Kitchen surfaces tip 2: Get rid of heavy dirt – For varnished surfaces you can use a mild soap solution to gently clean off heavy grease and dirt from your kitchen surfaces. Pay attention to those corners and edges, especially those hidden behind jars and containers. A mild detergent will cut through the grease and reveal the underlying wood without causing damage. A small drop of mild washing up liquid is often enough to get rid of build-ups. Test a small area first to make sure the varnish – if there is any – doesn’t go milky. If it does, use a proper surface cleaner suitable for varnished surfaces. Wipe over with a damp cloth (never with large amounts of water), then dry the surfaces immediately.
Kitchen worktops cleaning tip 3: Baking soda – Good old baking soda is an excellent product for cutting through stubborn kitchen grease. Try using it to scrub away the grease that can build up in those hard-to-reach areas and in the corners. It will effectively remove greasy residue without harming the wood finish.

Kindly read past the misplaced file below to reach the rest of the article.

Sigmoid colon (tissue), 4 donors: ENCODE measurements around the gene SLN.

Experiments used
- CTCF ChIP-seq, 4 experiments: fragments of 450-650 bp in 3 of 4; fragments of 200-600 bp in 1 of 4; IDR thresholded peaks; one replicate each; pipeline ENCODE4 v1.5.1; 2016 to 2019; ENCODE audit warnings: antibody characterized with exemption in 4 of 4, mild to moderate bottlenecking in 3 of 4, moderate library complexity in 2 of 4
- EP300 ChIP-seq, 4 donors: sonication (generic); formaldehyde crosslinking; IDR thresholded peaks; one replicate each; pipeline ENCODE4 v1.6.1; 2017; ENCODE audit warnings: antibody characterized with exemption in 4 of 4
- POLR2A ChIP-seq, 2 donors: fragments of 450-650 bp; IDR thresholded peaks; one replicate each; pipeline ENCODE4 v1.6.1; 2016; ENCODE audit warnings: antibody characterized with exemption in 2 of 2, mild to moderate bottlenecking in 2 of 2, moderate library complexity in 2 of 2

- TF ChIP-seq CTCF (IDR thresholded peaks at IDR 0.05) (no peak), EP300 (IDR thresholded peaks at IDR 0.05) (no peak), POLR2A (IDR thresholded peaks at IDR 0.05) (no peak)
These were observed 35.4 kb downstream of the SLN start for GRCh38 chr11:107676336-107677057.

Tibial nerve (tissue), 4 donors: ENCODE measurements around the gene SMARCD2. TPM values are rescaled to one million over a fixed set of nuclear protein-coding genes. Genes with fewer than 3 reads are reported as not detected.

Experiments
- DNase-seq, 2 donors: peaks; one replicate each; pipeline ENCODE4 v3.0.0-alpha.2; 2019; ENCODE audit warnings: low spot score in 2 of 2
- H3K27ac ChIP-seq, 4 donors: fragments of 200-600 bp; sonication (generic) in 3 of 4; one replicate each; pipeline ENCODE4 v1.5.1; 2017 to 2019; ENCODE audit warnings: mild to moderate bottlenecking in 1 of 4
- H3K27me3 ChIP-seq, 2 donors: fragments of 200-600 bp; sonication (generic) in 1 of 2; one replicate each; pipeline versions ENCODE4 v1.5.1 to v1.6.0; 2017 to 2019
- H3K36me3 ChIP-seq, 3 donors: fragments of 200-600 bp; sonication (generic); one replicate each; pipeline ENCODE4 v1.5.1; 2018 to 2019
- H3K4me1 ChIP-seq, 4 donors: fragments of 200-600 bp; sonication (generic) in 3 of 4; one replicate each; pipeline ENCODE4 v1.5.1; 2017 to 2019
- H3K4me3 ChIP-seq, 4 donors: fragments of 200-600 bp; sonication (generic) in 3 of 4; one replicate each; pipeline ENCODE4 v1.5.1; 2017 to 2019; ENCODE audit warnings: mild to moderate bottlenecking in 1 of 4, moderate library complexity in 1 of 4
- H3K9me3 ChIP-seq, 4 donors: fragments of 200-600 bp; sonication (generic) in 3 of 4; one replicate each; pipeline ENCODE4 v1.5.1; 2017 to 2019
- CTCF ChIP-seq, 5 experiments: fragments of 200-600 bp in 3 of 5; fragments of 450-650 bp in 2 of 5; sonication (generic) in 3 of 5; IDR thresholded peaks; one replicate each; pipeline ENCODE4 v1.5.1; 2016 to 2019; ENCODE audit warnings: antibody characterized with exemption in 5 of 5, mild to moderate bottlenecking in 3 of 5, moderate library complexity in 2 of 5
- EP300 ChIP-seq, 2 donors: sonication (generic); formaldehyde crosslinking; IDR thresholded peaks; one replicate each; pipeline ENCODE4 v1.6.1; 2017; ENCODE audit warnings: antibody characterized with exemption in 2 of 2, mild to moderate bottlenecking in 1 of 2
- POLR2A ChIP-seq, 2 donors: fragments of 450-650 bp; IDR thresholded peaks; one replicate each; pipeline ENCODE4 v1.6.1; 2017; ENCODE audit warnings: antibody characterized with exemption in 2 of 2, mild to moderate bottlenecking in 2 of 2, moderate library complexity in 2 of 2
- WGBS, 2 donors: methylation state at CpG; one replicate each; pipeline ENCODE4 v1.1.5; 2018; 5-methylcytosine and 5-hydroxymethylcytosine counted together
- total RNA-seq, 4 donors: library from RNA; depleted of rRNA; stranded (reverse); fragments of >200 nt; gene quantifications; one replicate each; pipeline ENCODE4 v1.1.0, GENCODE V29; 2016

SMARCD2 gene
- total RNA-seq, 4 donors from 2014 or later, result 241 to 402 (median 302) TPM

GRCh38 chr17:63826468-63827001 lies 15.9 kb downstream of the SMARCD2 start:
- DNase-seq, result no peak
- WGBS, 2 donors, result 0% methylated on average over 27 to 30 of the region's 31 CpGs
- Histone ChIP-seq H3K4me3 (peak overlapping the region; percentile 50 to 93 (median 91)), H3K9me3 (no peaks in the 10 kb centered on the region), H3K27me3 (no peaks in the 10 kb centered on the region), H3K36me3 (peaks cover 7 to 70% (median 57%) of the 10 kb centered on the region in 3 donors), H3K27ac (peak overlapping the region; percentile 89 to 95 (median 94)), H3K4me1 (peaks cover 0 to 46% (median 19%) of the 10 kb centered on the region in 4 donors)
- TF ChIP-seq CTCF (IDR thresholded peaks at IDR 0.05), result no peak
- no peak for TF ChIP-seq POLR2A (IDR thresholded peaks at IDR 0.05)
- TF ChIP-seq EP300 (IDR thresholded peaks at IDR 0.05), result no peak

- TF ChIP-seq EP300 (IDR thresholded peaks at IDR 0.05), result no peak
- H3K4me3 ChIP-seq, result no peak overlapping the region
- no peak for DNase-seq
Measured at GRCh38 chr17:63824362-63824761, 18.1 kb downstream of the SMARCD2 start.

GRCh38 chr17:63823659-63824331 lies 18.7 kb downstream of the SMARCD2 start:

Kitchen maintenance safety tips
Natural turpentine is a big no-no for varnished surfaces because it leaves a horrible sticky residue. And both mineral spirits and synthetic turps are flammable and therefore dangerous in a kitchen environment. It’s best to avoid both.
Sugar soap will shift stubborn grease like magic, but you risk damaging the varnish or other finish if you leave it on for too long so you need to take great care to avoid damaging the surface finish. If your wooden kitchen units are really filthy and you feel you need to use sugar soap or something even more drastic, test a small area first.
Wooden kitchen units don’t tend to respond well to harsh detergents, soap pads or steel wool, all of which can easily ruin the surface. It’s also best to avoid paste waxes and silicone-based products, where the eventual build-up of wax, which is desirable on other wood furniture, can attract dust.
You should always make certain that any wood finishing products that you intend to use in your kitchen are food-safe. We are careful to ensure that the products that we offer for use in kitchens are food-safe.
What to do about horribly stubborn grease?
Anyone who has had to clean the kitchen of a house previously occupied by students will know how difficult it can be to remove the grease that builds up when a kitchen is not routinely cleaned. Here’s what one keen DIYer recommends on the Money Saving Expert website:
“I have always been lucky with Fairy Power Spray. I have certainly used it on cupboards, dishes, hob, blinking everything I love it so much. It is remarkable at getting rid of grease (makes cleaning the chip pan a relative doddle.)